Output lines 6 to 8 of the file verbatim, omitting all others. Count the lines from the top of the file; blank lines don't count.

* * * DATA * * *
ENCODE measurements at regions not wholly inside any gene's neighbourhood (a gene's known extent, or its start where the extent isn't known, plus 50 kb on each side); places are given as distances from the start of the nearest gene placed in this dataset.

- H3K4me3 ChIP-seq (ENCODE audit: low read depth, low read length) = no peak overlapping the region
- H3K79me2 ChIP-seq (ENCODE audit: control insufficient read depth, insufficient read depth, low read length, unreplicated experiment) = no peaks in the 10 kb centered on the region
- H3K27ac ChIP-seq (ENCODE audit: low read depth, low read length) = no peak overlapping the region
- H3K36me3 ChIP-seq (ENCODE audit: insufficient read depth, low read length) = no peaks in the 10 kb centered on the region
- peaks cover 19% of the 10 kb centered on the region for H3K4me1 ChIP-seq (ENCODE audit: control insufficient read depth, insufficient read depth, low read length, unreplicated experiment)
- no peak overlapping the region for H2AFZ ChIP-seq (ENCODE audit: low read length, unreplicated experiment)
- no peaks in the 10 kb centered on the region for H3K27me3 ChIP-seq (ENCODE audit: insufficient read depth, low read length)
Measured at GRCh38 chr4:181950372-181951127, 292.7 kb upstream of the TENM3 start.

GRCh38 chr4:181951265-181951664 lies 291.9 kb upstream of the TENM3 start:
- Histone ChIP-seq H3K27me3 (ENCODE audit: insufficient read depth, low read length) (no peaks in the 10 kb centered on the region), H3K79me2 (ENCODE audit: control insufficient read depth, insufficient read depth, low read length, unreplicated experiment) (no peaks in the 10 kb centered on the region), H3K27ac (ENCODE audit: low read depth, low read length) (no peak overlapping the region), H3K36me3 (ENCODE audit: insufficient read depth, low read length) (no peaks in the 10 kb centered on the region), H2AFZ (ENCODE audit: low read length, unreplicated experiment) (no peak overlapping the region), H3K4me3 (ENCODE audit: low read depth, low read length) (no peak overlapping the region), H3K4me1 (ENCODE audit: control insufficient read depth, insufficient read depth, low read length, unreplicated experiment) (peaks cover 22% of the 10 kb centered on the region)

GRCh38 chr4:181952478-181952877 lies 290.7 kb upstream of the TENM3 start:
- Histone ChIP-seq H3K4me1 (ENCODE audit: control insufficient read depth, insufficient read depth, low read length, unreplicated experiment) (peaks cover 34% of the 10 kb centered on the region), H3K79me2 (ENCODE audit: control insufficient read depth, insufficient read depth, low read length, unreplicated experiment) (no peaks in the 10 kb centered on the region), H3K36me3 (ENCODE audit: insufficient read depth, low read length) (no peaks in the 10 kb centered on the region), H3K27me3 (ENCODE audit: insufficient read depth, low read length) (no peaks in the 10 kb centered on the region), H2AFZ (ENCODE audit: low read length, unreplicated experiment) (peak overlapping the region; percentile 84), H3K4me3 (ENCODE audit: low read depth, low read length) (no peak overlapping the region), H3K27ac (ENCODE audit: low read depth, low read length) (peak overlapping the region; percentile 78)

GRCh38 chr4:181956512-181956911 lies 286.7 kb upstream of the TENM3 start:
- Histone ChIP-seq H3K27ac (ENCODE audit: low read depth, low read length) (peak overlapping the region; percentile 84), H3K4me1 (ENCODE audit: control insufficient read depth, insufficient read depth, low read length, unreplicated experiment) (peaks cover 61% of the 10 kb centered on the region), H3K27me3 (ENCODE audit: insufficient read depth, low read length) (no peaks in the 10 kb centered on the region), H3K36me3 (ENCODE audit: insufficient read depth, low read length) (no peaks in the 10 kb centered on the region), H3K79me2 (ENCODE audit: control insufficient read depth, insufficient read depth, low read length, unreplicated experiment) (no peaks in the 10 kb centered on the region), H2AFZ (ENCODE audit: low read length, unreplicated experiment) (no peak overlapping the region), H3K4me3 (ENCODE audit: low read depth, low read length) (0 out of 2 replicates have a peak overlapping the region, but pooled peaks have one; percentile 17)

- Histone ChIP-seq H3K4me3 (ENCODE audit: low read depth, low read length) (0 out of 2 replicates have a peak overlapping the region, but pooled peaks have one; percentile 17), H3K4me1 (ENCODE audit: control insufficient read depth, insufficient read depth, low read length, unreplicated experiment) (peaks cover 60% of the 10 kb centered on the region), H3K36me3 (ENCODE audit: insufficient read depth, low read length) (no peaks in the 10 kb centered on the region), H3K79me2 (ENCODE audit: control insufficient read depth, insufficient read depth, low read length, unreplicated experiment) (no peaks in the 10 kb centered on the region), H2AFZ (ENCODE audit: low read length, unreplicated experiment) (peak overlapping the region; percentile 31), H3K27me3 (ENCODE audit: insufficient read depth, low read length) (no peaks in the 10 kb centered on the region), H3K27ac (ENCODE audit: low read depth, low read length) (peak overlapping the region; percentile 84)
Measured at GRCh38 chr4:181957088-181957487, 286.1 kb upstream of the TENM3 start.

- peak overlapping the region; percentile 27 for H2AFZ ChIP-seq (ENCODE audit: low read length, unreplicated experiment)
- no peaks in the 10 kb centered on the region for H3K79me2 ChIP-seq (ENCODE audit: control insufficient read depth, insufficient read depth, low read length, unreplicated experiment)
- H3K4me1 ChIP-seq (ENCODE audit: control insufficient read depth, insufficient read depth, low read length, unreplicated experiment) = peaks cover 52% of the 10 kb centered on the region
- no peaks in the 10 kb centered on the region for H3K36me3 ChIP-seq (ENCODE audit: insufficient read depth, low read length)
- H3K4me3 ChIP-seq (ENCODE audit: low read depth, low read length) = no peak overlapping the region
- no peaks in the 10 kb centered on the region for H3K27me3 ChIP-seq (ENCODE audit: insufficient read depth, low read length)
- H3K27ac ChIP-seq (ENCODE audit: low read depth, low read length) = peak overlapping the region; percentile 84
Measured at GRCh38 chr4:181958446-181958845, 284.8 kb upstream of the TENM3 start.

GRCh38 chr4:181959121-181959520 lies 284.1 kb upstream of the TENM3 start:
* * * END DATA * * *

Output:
- peaks cover 19% of the 10 kb centered on the region for H3K4me1 ChIP-seq (ENCODE audit: control insufficient read depth, insufficient read depth, low read length, unreplicated experiment)
- no peak overlapping the region for H2AFZ ChIP-seq (ENCODE audit: low read length, unreplicated experiment)
- no peaks in the 10 kb centered on the region for H3K27me3 ChIP-seq (ENCODE audit: insufficient read depth, low read length)